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Golden Gate National Recreation Area

From Wikipedia, the free encyclopedia

Golden Gate National Recreation Area
IUCN category V (protected landscape/seascape)
Golden Gate - Lands End - Point Lobos 2009.jpg
View of the Golden Gate from Lands End
Map showing the location of Golden Gate National Recreation Area
Map showing the location of Golden Gate National Recreation Area
Golden Gate
LocationSan Francisco Bay Area, California, United States
Nearest citySan Francisco, California
Coordinates37°47′N 122°28′W / 37.783°N 122.467°W / 37.783; -122.467
Area82,027 acres (331.95 km2)[1]
EstablishedOctober 27, 1972
Visitors15,004,420 (in 2014)[2]
Governing bodyNational Park Service
WebsiteGolden Gate National Recreation Area

The Golden Gate National Recreation Area (GGNRA) is a U.S. National Recreation Area protecting 82,027 acres (33,195 ha) of ecologically and historically significant landscapes surrounding the San Francisco Bay Area. Much of the park is land formerly used by the United States Army. GGNRA is managed by the National Park Service and is one of the most visited units of the National Park system in the United States, with more than 15 million visitors a year. It is also one of the largest urban parks in the world, with a size two-and-a-half times that of the consolidated city and county of San Francisco.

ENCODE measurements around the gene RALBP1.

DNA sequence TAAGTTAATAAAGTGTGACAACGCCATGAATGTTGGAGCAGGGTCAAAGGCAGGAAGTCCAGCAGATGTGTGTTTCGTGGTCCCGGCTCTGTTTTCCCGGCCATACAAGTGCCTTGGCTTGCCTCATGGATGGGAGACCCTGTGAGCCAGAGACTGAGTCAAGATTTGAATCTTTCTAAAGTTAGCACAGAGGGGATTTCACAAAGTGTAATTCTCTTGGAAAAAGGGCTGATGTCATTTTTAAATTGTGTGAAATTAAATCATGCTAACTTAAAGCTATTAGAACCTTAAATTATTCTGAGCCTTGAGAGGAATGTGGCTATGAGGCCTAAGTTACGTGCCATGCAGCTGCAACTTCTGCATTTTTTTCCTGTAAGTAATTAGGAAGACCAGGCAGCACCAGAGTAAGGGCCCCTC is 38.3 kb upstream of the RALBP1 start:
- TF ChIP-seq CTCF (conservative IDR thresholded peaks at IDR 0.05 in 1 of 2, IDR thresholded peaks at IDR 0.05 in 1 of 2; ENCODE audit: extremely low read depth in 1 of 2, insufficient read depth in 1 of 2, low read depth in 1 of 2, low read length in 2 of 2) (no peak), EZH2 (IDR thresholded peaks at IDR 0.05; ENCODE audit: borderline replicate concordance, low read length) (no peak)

The park is not one continuous locale, but rather a collection of areas that stretch from southern San Mateo County to northern Marin County, and includes several areas of San Francisco. The park is as diverse as it is expansive; it contains famous tourist attractions such as Muir Woods National Monument, Alcatraz, and the Presidio of San Francisco. The GGNRA is also home to 1,273 plant and animal species, encompasses 59 miles (95 km) of bay and ocean shoreline and has military fortifications that span centuries of California history, from the Spanish conquistadors to Cold War-era Nike missile sites.

YouTube Encyclopedic

  • 1/5
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  • Golden Gate National Recreation Area "GoPro3"
  • Golden Gate National Rec. Area (Vlog)
  • Muir Woods National Monument Tour ~ HD
  • Muir Woods National Monument Tour
  • Golden Gate National Recreation Area




The park was created thanks to the cooperative legislative efforts of cosponsors Congressman William S. Mailliard (R-San Francisco) and Congressman Phillip Burton (D-San Francisco). The plan for a non-contiguous national recreation area was conceived by Dr. Robert Busha, an administrator in Mailliard's Washington office, as a way to circumvent the prevailing limitation that national park property should be contiguous. In 1972, President Richard Nixon signed into law "An Act to Establish the Golden Gate National Recreation Area." The bill allocated $120 million for land acquisition and development. The National Park Service first purchased Alcatraz and Fort Mason from the U.S. Army. Then to complete the national park in the north bay, the Nature Conservancy purchased the land in the Marin Headlands that made up the failed development project called Marincello from the Gulf Oil Corporation. The Nature Conservancy then transferred the land to the GGNRA. These properties formed the initial basis for the park.